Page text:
The Fate of Progress in British Romanticism (Hardcover)

The Fate of Progress in British Romanticism By Mark Canuel Cover Image
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Description


What did Romantic writers mean when they wrote about progress and perfection? This book shows how Romantic writers inventively responded to familiar ideas about political progress which they inherited from the eighteenth century. Whereas earlier writers such as Voltaire and John Millar likened improvements in political institutions to the progress of the sciences or refinement of manners, the novelists, poets, and political theorists examined in this book reimagined politically progressive thinking in multiple genres. While embracing a commitment to optimistic improvement--increasing freedom, equality, and protection from injury--they also cultivated increasingly visible and volatile energies of religious and political dissent. Earlier narratives of progress tended not only to edit and fictionalize history but also to agglomerate different modes of knowledge and practice in their quest to describe and prescribe uniform cultural improvement. But romantic writers seize on
internal division and take it less as an occasion for anxiety, exclusion, or erasure, and more as an impetus to rethink the groundwork of progress itself.

Political entities, from Percy Shelley's plans for political reform to Charlotte Smith's motley associations of strangers in The Banished Man, are progressive because they advance some version of collective utility or common good. But they simultaneously stake a claim to progress only insofar as they paradoxically solicit contending vantage points on the criteria for the very public benefit which they passionately pursue. The majestic edifices of Wordsworth's imagined university in The Prelude embrace members who are republican or pious, not to mention the recalcitrant enthusiast who is the poet himself.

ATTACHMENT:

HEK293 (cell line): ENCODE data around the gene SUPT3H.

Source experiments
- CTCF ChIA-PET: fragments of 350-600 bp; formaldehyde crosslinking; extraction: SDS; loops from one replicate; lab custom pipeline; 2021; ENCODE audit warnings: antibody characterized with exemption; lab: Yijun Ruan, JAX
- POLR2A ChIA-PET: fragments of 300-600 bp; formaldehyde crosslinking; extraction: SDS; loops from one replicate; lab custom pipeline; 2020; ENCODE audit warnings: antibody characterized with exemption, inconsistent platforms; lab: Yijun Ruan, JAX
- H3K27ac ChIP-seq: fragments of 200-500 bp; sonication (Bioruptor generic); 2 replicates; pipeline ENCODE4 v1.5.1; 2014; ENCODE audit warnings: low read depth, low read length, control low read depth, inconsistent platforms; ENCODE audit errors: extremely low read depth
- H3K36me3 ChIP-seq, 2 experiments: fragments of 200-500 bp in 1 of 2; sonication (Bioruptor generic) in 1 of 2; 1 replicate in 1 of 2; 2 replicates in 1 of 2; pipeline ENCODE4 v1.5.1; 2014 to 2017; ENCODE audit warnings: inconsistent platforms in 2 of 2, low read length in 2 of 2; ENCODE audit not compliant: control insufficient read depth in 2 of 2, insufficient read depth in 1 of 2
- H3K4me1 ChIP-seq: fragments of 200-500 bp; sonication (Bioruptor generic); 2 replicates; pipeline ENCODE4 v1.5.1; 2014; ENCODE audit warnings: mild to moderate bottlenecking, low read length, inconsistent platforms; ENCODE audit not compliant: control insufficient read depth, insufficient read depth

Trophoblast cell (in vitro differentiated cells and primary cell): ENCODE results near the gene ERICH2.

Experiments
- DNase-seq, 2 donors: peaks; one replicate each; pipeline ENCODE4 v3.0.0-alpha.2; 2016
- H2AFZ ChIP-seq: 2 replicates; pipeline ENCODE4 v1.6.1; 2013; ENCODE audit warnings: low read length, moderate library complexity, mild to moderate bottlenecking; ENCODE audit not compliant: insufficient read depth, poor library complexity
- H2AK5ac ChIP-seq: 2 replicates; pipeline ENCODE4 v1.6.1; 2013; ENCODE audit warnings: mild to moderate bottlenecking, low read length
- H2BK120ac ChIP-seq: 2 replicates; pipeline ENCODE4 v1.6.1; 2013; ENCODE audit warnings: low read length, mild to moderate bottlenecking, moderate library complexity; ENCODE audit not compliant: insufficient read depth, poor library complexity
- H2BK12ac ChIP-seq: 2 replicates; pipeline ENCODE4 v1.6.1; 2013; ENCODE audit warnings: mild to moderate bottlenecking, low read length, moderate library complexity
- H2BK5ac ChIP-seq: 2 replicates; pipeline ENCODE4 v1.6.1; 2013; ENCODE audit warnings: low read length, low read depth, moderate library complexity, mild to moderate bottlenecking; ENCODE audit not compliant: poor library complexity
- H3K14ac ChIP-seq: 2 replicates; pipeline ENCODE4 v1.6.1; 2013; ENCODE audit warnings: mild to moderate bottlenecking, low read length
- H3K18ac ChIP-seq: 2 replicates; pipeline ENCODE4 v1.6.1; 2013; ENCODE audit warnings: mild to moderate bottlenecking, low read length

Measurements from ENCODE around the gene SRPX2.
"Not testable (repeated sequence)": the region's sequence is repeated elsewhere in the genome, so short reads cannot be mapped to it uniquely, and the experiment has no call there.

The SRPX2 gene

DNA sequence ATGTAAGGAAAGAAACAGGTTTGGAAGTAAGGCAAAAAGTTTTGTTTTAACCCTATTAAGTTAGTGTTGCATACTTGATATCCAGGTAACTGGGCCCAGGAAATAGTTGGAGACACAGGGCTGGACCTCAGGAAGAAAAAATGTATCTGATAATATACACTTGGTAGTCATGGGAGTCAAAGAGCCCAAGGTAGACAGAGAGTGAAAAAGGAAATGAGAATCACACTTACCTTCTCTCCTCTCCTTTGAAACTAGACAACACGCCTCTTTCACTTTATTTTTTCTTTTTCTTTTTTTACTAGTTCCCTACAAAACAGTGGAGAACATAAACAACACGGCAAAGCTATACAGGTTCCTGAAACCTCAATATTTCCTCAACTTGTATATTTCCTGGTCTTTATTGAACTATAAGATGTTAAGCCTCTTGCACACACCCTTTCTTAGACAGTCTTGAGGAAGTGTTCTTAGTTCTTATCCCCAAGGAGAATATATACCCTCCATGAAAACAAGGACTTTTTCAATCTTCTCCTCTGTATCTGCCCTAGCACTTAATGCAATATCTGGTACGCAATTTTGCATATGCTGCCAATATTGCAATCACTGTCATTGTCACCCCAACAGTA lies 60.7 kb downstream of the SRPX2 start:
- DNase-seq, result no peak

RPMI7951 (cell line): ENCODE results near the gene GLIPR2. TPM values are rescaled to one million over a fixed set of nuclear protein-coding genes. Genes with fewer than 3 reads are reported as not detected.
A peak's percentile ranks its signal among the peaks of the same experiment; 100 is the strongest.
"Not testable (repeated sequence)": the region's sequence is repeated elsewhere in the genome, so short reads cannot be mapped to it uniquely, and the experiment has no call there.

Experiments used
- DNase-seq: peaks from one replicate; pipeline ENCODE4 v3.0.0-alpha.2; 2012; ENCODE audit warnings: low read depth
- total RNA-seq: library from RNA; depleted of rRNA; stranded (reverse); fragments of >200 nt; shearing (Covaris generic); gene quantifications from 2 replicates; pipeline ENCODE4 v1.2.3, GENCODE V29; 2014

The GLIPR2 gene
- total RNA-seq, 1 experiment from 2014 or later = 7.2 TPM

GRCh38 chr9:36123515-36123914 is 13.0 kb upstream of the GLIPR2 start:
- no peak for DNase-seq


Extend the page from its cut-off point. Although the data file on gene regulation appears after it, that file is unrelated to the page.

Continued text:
About the Author


Mark Canuel, Professor of English and Director of the Institute for the Humanities, University of Illinois at Chicago Mark Canuel is Professor of English and Director of the Institute for the Humanities at the University of Illinois at Chicago. He is author of Justice, Dissent, and the Sublime (Johns Hopkins, 2012), as well as other books and articles on Romantic literature, political theory, and aesthetics.


Product Details
ISBN: 9780192895301
ISBN-10: 0192895303
Publisher: Oxford University Press, USA
Publication Date: October 3rd, 2022
Pages: 256
Language: English
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